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An interesting analysis of family, relationships and consequences!

The Heirs - Susan Rieger

The Heirs, Susan Rieger, author; Kimberly Farr, narrator

This novel can aptly be described as the anatomy of a family. Rupert and Eleanor Falkes’ lives were the stuff of fairy tales, or at least his, Rupert’s, was the stuff of a folk story. He was born in 1934, into a world of poverty, in England. He was abandoned as an infant and raised by the Reverend Henry Falkes, who ran an orphanage. The Reverend adopted him and gave him his name. As he was growing up, by a combination of his sheer force of will and his great good luck, he achieved scholastically and attended the best schools on scholarship. His good luck followed him to America where he attended Yale and became a successful lawyer, married into the high brow and influential Phipps family, members of the upper class, made wise investments and grew very wealthy. Eleanor Phipps was born in 1938. She was brought up very properly, complete with a debut. She was born into a life of luxury. His life was a tale of rags to riches and hers was a tale of rich to richer. In 1962, Eleanor had her first child, Harry. Then she had another son every two years afterwards named Will, Sam, Tom and John (Jack), until there were five, at which time she decided to cease and desist having children.

The book traces the lives of this family, looking backward into their ancestry and forwards into their future progeny, for several decades, ending around the turn of the century. Everyone that each of the characters dealt with was explored and exposed. They did not always make wise decisions. Sometimes they were headstrong and rash and had to deal with the consequences. How they dealt with them depended, often, on their stature in life or ultimate goals. The analysis of each individual life and background was insightful and spot on. Although the loose ends seemed a bit too neatly wrapped up at the end for me, the novel was engaging and held my interest completely. Everyone had some secret, some personality quirk, some private issue that they had to deal with and come to terms with as time passed; each of the circumstances presented was realistic and possible in real life. The difficulty that existed was in keeping track of each of the characters and their time frames as they kept changing.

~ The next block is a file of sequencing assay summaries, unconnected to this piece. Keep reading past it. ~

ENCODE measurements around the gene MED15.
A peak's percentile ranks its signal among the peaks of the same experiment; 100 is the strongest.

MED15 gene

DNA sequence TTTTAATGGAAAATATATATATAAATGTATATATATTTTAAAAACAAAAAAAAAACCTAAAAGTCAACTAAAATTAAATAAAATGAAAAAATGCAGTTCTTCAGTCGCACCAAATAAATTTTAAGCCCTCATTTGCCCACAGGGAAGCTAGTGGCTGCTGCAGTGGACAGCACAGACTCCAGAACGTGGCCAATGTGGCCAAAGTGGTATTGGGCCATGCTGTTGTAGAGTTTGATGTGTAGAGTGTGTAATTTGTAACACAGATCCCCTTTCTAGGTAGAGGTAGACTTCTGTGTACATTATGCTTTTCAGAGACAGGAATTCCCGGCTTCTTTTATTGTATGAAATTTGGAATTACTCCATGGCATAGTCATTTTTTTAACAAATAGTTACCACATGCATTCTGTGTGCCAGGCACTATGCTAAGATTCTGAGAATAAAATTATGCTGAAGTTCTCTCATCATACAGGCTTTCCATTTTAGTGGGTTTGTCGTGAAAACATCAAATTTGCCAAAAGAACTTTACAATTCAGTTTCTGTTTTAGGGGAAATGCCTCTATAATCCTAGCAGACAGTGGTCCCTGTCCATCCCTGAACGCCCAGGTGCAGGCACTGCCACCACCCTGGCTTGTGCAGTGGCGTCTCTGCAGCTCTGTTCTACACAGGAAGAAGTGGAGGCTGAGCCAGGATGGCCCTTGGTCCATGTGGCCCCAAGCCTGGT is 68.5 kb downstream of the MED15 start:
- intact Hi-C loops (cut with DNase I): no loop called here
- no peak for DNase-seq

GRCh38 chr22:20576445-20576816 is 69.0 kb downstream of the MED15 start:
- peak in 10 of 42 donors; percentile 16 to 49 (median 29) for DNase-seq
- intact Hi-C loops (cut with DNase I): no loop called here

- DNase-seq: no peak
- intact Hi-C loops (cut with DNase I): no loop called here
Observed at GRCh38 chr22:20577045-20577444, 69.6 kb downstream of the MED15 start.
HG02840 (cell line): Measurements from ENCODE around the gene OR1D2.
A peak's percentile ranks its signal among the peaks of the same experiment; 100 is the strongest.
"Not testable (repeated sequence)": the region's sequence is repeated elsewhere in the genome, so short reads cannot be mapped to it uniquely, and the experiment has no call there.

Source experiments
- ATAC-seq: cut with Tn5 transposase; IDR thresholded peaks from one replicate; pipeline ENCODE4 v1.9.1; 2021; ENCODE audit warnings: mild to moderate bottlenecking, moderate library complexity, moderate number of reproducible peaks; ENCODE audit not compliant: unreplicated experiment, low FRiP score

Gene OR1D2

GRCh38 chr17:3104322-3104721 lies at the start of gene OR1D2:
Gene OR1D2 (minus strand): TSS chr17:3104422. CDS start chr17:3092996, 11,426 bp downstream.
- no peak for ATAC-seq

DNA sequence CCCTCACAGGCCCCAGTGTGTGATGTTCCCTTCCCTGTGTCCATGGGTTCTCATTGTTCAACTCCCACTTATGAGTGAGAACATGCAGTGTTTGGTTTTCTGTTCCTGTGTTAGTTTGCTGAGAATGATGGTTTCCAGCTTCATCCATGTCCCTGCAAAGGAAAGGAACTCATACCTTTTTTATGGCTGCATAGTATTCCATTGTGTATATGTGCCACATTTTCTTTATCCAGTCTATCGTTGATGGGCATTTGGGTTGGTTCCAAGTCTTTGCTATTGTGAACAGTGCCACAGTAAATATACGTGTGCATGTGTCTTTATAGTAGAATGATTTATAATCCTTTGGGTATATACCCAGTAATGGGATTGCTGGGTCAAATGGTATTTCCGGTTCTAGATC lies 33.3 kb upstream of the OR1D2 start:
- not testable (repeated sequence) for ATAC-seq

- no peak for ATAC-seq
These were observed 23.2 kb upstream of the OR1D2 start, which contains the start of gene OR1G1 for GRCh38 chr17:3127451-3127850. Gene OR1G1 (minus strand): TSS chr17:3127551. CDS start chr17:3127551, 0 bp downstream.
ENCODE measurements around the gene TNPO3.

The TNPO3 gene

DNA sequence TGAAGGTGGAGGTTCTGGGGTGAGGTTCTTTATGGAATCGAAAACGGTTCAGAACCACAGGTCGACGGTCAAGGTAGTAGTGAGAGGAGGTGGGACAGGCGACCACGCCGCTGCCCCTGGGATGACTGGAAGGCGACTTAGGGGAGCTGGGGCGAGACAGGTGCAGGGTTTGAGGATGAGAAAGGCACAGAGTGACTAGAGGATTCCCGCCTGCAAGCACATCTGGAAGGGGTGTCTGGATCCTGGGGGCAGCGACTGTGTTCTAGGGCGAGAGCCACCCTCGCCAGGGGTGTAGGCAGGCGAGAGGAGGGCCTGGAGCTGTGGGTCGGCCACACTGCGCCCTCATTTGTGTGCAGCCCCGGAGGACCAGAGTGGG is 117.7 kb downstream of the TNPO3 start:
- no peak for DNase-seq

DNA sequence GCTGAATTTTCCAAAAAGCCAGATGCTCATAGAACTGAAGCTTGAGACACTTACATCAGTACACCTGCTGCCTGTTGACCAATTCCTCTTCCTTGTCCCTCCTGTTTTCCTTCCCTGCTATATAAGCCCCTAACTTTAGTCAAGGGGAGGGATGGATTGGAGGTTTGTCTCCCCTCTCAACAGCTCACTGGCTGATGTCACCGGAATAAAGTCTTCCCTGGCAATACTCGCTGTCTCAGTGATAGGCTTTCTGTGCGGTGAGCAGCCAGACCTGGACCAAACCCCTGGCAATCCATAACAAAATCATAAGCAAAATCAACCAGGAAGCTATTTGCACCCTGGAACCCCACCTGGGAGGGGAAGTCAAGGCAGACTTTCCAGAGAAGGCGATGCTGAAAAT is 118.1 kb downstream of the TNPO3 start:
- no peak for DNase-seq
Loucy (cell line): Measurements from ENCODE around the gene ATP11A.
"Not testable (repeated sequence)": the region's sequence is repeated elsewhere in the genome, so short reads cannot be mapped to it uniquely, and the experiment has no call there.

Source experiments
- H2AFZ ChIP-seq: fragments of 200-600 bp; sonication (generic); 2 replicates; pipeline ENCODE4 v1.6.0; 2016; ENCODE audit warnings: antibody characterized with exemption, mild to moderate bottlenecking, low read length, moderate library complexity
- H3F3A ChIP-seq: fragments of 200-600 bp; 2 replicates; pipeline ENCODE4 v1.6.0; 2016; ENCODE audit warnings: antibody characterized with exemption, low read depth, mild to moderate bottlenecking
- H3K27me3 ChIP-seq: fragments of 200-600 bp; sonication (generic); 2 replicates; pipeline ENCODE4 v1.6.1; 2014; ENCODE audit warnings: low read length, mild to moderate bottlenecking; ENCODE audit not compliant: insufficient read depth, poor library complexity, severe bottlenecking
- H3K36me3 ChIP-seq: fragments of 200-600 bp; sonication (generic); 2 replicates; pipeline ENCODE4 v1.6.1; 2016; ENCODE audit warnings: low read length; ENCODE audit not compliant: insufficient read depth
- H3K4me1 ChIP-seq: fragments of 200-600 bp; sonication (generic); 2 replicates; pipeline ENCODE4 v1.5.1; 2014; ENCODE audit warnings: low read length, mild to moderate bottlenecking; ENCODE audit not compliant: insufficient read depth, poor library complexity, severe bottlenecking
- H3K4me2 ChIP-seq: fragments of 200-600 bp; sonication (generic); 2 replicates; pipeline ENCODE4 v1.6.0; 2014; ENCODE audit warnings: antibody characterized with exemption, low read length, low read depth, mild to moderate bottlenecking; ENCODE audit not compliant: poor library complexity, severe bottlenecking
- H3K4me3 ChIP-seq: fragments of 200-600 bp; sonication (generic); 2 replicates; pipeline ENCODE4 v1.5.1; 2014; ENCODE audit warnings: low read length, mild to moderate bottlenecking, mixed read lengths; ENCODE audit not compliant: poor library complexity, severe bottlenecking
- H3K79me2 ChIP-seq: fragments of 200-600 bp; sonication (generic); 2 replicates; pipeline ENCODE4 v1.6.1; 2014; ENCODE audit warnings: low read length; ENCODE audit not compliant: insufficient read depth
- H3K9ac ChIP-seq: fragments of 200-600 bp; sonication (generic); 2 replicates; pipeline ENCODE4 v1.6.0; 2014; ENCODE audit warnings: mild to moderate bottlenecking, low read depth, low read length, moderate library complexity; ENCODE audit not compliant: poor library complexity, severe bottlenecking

The personalities and attitudes of different classes of people and religions were dealt with deftly. The first part of the 20th century and continuing onward, was a time when the differences between people were highlighted rather than subdued, understood and accepted. Men were considered superior and often pushed the envelope without taking full responsibility for their behavior, often abandoning their pregnant paramours and cheating on their wives. They were often duplicitous. The inequality that existed prevalently among those of different sexual proclivities, race, religion and class was almost acceptable. Women were largely dependent upon men for their success in life which made them more vulnerable. Higher education for women was considered the road to matrimony while for men it was the road to success.

I did not feel that the book was realistic in the way it handled homosexuality, which was largely hidden and frowned upon in the time frame of the novel, but not presented in that way. The racial and religious issues of the day were portrayed stereotypically. The Jewish mother instilled guilt with rude remarks and judgments, often to hide inadequacy and insecurity, sometimes creating secretive and defiant children. The “Wasp” mother felt superior and raised children who were arrogant and selfish. Although they were well bred with good manners and speech, they felt better than others, mocking those beneath them. They often relied on family money to maintain their lifestyles, and in the process they used and discarded those that did not measure up to their standards. The fathers were generally free from major penalties for their sins. The attitude was almost acceptable that boys would be boys and thus deserved forgiveness, to a point. The differences between the way in which the British, more reserved, and the Americans, more gregarious, reacted to and handled issues seemed fairly accurate. The consequential moments were handled pretty much in conventional ways for the times. Even those who marched to the beat of a different drummer, marched in step with the moment or point in time. Some of the brothers were better developed as characters than others, but for the most part, all of the characters were real and visible on every page.